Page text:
The Shanghai Stock Exchange (SSE) has proposed raising the maximum share price fluctuation for listed companies from 10 to 20% per day. The move is part of a package of proposals for changing trading mechanisms based on a study jointly conducted by SSE and Guotai Junan Securities Co. Ltd reports China's Xinhua agency.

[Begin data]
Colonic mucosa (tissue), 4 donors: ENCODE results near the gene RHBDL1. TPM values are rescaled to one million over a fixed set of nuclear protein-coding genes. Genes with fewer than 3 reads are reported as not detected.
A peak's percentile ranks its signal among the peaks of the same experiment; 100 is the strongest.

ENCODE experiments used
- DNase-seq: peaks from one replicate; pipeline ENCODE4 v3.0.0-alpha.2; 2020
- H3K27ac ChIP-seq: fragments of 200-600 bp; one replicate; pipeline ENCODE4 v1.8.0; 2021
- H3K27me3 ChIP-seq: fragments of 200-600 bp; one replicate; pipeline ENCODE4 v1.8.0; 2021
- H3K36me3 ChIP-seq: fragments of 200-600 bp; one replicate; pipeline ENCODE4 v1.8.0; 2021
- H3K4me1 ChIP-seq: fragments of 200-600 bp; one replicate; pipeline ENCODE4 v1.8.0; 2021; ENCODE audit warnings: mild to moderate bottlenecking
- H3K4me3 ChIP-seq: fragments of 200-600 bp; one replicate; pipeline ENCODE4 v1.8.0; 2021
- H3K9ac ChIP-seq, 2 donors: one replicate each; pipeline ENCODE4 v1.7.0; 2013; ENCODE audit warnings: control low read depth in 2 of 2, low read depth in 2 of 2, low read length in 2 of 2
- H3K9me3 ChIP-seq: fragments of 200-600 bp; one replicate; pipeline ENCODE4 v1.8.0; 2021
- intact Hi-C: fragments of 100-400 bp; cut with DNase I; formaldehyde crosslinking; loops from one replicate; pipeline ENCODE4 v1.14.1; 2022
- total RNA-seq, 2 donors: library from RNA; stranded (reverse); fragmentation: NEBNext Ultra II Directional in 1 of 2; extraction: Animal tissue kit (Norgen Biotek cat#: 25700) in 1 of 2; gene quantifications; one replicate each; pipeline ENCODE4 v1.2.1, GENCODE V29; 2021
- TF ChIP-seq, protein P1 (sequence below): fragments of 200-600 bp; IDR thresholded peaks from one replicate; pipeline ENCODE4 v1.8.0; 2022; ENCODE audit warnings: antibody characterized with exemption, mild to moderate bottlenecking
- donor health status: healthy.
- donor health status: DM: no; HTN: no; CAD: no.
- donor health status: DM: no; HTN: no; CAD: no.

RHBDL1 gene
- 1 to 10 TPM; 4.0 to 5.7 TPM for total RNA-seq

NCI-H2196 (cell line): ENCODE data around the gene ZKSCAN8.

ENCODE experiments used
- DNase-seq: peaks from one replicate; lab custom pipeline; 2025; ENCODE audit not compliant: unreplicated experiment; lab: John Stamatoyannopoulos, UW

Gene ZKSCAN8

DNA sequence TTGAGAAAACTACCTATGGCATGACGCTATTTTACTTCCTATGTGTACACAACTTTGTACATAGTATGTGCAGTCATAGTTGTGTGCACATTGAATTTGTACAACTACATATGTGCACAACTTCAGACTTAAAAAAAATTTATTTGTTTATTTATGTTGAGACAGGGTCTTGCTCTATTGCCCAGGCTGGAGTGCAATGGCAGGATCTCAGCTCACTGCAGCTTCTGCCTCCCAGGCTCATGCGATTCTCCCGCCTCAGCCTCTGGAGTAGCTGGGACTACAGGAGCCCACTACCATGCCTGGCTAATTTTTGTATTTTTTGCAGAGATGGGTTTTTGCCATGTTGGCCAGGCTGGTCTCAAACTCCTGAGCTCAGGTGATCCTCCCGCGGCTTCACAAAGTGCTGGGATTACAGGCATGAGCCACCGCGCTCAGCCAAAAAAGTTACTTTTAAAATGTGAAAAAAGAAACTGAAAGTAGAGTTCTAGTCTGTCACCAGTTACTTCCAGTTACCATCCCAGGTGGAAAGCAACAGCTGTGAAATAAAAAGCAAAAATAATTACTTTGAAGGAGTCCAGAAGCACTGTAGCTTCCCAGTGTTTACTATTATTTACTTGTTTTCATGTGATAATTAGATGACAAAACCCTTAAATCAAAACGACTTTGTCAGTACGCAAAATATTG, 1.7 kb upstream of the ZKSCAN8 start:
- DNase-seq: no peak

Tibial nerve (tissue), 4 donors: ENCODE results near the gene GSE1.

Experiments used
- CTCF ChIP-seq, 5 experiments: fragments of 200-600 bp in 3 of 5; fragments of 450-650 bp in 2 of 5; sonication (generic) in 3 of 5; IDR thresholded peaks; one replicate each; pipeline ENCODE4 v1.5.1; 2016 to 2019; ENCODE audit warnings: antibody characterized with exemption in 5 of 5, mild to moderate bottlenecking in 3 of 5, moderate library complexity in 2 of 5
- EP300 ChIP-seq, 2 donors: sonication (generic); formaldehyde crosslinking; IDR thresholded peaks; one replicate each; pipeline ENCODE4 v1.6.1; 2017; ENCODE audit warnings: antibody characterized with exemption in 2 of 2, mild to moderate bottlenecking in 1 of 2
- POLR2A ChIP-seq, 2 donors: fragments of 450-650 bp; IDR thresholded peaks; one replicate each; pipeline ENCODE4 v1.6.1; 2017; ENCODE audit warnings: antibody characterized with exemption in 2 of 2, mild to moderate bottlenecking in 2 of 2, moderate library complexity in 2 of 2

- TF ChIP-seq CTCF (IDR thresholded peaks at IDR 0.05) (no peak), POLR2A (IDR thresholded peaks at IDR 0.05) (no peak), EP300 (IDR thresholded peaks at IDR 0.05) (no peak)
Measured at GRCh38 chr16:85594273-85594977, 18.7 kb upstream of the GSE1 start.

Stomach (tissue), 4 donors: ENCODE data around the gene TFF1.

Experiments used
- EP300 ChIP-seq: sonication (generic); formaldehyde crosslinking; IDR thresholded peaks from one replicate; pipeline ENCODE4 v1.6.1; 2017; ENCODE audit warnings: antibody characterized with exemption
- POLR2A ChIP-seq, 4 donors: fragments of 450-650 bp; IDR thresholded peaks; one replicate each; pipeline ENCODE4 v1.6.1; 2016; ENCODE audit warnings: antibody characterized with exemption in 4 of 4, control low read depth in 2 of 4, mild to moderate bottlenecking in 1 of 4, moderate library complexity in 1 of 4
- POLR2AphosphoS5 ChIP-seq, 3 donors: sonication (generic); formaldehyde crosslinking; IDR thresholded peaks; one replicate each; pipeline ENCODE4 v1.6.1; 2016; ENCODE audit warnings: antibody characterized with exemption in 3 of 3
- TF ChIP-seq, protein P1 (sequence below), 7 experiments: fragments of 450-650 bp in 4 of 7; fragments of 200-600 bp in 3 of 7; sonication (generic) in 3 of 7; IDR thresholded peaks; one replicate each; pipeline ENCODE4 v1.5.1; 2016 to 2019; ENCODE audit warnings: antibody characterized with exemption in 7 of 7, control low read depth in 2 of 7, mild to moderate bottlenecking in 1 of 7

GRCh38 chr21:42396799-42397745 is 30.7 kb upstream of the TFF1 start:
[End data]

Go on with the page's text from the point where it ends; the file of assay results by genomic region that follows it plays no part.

The proposals are reportedly aimed at satisfying the different market demands of investors. Researchers analyzed questionnaires submitted by investors from 23 regional branches and five subsidiaries of Guotai Junan Securities. They found that the current 10% price rise limit had fueled price fluctuations after the stock trading was suspended and it had been ineffective in stopping sharp falls. There are no price limits in mature stock markets, for example, the New York Stock Exchange and Hong Kong Stock Exchange. The researchers suggest China should gradually abolish the price limit and recommended a "circuit breaker", which halts trading when the stock moves up or down by a certain percentage, to enable investors to take a cooler, more rational view of the stocks. With rising incomes, Chinese investors are increasingly turning to stocks as a way to invest their extra cash. On February 27, Chinese stocks suffered their biggest single-day fall in a decade, plunging 8.8%. On Wednesday shares in Shanghai and Shenzhen closed lower on fears of fresh credit-tightening measures and weakness in overseas markets with banks and property stocks among the main losers. The benchmark Shanghai Composite Index, which covers both A- and B-shares listed on the Shanghai Stock Exchange, closed down 58.46 points, or 1.97% at 2,906.33, after moving between 2,868.31 and 2,934.45. "The sharp falls in overseas markets such as the US and Japan prompted selling here, while worries about a possible hike in interest rates or bank reserve ratio also produced pressure" said Xu Ming, an analyst at Shiji Investment.